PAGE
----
Most high-cost security incidents occur when data from inside an organization somehow leaks out. And with confidential customer data, intellectual property, and sensitive financial data only a keystroke away from dissemination via email, virtually every organization is at risk. Whether security policies are violated inadvertently or maliciously, information leakage can cause serious damage – from costly lawsuits and regulatory fines to loss of customer trust and ultimately lost business.
Leaks involving personal or financial data about customers or employees, confidential business information, and intellectual property can violate any number of laws that require companies to guarantee the security and privacy of information that is electronically stored, maintained, or transmitted. Examples include:
- U.S. state-specific encryption laws such as California’s SB 1386 and Massachusetts’ 201 CMR 17.00 (businesses may be subject to these laws even if they are not based in either state)
- Gramm-Leach-Bliley Act (GLBA)
- Health Insurance Portability and Accountability Act (HIPAA)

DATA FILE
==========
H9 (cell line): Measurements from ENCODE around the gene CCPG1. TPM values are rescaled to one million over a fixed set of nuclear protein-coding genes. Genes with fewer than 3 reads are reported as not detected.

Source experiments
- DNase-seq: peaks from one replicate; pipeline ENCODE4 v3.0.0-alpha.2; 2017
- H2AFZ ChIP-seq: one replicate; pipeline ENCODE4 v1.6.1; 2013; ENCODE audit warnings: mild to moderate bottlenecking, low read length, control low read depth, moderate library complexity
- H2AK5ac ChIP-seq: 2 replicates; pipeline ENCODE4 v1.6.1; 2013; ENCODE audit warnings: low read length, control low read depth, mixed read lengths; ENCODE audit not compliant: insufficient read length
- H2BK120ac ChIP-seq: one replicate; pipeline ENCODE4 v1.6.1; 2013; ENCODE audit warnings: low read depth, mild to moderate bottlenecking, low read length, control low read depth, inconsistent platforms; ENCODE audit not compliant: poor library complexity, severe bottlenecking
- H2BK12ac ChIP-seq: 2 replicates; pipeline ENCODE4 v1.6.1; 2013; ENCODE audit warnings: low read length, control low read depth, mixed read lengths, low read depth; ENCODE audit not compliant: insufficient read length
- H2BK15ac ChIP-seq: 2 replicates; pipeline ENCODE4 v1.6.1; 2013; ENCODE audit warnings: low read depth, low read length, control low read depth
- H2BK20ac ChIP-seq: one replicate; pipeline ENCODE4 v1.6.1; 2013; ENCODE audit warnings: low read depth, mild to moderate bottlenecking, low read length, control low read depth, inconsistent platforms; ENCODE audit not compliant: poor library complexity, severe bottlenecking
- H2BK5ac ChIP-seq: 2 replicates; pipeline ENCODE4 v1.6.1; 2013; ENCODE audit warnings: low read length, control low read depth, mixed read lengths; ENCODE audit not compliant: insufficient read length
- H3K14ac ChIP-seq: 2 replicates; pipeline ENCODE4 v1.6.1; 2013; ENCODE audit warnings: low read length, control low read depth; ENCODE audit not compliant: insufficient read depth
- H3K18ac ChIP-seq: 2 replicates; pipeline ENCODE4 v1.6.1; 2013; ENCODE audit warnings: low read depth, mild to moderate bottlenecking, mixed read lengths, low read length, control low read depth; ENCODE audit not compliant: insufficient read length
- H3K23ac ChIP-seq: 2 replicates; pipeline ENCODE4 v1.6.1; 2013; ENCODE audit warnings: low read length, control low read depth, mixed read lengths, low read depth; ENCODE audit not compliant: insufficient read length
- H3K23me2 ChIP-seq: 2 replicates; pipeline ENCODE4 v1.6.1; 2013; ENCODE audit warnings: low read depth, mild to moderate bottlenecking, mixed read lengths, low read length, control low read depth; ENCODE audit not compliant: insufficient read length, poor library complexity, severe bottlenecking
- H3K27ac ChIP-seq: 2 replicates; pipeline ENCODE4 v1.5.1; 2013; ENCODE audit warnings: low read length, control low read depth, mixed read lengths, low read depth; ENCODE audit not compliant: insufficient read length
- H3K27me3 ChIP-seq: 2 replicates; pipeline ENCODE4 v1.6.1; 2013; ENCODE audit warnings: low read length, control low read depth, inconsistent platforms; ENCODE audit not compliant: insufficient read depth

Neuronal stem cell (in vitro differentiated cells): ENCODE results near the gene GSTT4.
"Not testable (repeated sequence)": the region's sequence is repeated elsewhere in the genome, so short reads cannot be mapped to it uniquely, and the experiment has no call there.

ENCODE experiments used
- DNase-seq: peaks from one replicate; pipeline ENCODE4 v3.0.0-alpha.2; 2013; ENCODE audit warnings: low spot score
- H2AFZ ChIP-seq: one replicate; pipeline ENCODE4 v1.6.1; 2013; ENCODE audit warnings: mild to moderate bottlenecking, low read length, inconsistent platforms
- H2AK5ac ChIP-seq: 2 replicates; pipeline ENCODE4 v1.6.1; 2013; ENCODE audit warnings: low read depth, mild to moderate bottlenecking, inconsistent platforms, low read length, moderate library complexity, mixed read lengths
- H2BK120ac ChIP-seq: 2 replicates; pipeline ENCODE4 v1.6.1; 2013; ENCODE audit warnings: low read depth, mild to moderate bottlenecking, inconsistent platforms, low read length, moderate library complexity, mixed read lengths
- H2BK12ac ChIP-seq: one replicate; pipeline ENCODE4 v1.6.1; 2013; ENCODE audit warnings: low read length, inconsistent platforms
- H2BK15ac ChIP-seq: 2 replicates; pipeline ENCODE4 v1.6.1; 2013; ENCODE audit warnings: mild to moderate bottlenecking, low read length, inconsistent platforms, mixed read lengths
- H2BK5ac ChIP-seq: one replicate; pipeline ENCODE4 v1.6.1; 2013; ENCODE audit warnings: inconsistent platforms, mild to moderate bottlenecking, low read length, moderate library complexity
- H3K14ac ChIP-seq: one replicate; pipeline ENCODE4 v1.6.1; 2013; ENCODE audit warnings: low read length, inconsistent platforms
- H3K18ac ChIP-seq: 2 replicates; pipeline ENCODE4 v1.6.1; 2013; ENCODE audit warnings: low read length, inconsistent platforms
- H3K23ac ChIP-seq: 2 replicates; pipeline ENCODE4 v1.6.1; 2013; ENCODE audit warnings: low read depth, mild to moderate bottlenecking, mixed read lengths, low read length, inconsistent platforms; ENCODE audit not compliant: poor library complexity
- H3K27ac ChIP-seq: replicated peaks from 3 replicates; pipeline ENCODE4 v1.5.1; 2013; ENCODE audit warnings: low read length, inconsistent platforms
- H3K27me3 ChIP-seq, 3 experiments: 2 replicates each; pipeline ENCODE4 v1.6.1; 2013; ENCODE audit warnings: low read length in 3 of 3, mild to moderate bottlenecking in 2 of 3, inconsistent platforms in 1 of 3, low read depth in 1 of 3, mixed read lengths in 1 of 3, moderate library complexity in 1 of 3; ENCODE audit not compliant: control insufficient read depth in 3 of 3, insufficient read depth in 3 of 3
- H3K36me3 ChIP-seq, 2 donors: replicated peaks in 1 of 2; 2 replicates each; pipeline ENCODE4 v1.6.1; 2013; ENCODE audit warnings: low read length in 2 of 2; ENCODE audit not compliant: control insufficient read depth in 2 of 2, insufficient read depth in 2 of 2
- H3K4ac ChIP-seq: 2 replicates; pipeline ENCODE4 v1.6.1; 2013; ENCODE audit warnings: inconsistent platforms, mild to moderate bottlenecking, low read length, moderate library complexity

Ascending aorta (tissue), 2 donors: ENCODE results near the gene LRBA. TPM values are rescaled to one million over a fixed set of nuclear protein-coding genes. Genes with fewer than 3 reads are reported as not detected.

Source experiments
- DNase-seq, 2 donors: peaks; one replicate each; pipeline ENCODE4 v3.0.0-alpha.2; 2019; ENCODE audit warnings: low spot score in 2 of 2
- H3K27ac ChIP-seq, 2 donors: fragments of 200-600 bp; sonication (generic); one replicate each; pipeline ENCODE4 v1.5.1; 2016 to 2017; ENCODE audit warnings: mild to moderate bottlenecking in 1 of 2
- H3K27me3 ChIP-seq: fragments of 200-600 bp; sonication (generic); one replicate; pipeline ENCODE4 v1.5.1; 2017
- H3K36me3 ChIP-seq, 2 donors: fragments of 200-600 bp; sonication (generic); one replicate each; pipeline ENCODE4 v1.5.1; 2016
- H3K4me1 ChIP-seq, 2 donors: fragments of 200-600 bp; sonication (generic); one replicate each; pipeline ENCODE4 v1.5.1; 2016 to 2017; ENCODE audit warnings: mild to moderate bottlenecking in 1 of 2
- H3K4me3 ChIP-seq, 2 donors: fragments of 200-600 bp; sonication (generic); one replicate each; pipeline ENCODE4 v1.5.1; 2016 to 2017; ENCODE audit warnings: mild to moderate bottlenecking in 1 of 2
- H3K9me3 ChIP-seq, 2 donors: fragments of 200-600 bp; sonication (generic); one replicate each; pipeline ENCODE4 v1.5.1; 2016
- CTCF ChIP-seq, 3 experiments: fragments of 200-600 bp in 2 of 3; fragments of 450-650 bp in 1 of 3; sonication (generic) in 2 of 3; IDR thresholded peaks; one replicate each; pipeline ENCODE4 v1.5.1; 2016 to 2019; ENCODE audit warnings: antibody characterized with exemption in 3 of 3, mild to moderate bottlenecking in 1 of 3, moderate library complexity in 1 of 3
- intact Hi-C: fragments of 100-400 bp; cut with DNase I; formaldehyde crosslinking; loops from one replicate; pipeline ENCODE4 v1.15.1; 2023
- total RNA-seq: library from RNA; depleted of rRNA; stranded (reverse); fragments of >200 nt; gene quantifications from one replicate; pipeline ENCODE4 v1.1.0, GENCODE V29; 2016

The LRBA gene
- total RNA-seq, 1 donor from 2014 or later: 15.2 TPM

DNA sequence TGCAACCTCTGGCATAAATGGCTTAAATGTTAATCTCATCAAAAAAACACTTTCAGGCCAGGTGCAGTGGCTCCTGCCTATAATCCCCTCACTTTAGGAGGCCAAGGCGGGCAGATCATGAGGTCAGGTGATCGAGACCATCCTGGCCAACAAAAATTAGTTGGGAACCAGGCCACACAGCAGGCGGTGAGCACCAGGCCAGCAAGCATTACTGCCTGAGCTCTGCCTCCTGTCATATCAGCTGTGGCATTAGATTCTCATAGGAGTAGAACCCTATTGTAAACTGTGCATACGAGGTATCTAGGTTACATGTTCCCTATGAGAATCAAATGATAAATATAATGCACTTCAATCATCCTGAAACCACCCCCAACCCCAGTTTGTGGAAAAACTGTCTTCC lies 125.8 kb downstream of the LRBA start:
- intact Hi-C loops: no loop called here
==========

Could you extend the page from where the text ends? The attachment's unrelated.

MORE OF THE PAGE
- U.S. Patriot Act
- Sarbanes Oxley Act (SOX)
- European Union Data Protection Directive (Directive 95/46/EC)
- Personal Data Protection Law – Japan
- Law on the Promotion of Utilisation of Information and Communication Networks and the Protection of Data – South Korea
- Privacy Amendment (Private Sector) Act – Australia
With MailGate outbound data loss prevention (DLP), organizations can:
- Define and manage email security policies to ensure compliance with corporate policies and industry and government regulations. Intuitive policy controls make it easy to enforce rules around content, users, recipients, and attachments, while providing the widest range of policy actions, from blocking to re-routing to encryption. Learn more
- Filter the content of all outbound messages and attachments to identify and prevent sensitive, questionable, or confidential information from leaving your email network. MailGate’s simple check-box user interface filters content to identify confidential information such as credit card, Social Security and CUSIP numbers, and PINs, reducing the complexities associated with protecting your organization’s sensitive, proprietary, and regulated data.